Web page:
Transverse permeability (K_{⊥}) of yarns developed by a few researchers
Researcher | Hexagonal | Quadratic |
---|---|---|
\( K_{\text{h}} = \frac{16}{9\pi \sqrt 6 }\left( {\sqrt {\frac{\pi }{{2\sqrt 3 V_{\text{f}} }}} - 1} \right)^{2.5} \cdot R_{\text{f}}^{2} \) | \( K_{\text{q}} = \frac{16}{9\pi \sqrt 2 }\left( {\sqrt {\frac{\pi }{{4V_{\text{f}} }}} - 1} \right)^{2.5} \cdot R_{\text{f}}^{2} \) | |
\( K_{\text{h}} = 0.07R_{\text{f}}^{2} \cdot \left( {\frac{{1 - \sqrt {\frac{{V_{\text{f}} }}{0.907}} }}{{\frac{{V_{\text{f}} }}{0.907}}}} \right)^{2.5} \) | \( K_{\text{q}} = 0.12R_{\text{f}}^{2} \cdot \left( {\frac{{1 - \sqrt {\frac{{V_{\text{f}} }}{0.785}} }}{{\frac{{V_{\text{f}} }}{0.785}}}} \right)^{2.5} \) | |
\( K_{\text{h}} = \frac{{R_{\text{f}}^{2} }}{3\sqrt 3 }\frac{{(1 - l^{2} )^{2} }}{{l^{3} }} \cdot \left( {3l\frac{{\arctan \left( {\sqrt {\frac{1 + l}{1 - l}} } \right)}}{{\sqrt {1 - l^{2} } }} + \frac{{l^{2} }}{2} + 1} \right)^{ - 1} \)\( l^{2} = \frac{2\sqrt 3 (1 - \varPhi )}{\pi } \) | \( K_{\text{q}} = \frac{{R_{\text{f}}^{2} }}{3}\frac{{(1 - l^{2} )^{2} }}{{l^{3} }} \cdot \left( {3l\frac{{\arctan \left( {\sqrt {\frac{1 + l}{1 - l}} } \right)}}{{\sqrt {1 - l^{2} } }} + \frac{{l^{2} }}{2} + 1} \right)^{ - 1} \)\( l^{2} = \frac{4(1 - \varPhi )}{\pi } \) | |
\( K = R_{\text{f}}^{2} \cdot \frac{{\pi \left( {1 - V_{\text{f}}^{*} } \right)\left( {1 - \sqrt {V_{\text{f}}^{*} } } \right)^{2} }}{{24\left( {V_{\text{f}}^{*} } \right)^{1.5} }} \)V_{f}^{*} = 2.22(V_{f})^{2} − 1.22V_{f} + 0.56 (V_{f} ≥ 0.5) V_{f}^{*} = V_{f} (V_{f} < 0.5) |
This paper takes into account the fabric deformation under out-of-plane uniform loading (OPUL), and the effect on the fabric geometric parameters. The fabric DP is thereafter calculated based on the varying geometrical factors. Two typical fabrics (tight and loose) are used to make the experimental verifications. Results and discussions are given, following with the conclusions finally.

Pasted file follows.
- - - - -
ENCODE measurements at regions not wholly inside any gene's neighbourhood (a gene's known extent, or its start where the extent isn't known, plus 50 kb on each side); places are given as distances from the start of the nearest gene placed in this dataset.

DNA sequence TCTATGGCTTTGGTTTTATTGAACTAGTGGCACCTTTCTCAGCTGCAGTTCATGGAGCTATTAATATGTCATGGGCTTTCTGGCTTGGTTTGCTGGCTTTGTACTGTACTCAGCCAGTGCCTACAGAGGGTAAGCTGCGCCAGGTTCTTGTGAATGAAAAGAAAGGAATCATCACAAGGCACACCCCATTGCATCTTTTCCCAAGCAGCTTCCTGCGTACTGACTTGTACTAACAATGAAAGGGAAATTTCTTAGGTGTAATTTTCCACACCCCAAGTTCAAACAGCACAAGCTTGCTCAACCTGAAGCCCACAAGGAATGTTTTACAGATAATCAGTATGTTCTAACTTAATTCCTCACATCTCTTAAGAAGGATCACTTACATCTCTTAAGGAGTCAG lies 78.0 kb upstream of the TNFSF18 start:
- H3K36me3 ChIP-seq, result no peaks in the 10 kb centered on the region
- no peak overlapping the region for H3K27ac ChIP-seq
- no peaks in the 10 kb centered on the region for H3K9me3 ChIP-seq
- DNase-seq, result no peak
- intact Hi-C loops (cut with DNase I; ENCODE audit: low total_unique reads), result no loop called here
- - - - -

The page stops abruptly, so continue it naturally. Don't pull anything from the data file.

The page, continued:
Analytical modelling
Fabric deformation under OPUL
Fabric behaviour under OPUL is modelled through assuming an originally flat, stress-free circular fabric sample with axisymmetric deformation. Polar coordinates are used in this particular deflection case.
Permeability of the deformed fabrics
All yarns are assumed with the same ɛ value in the deformation.
Tight fabric permeability
Loose fabric permeability
Experimental verification
Fabric deformation model
The experimental verification to the model of fabric OPD contains two aspects: the w′ and corresponding w. Here a novel experimental device is invented to validate the deformation model.
Design of the fabric deflection tester
The device is designed to produce a vacuum pressure up to 100 kPa. A steel ball with diameter of 4 mm is used to determine the place of w′. A ruler is placed on the top plate across a diameter parallel to the fabric warp, weft and 45° of warp/weft directions, respectively. A vernier caliper is placed on the ruler perpendicularly and movable to determine the displacement of the fabric deflection. Each fabric deflection under a certain pressure load was repeated five times for the three directions with a fresh sample. Average fabric deflections for the repeats were given with standard deviations.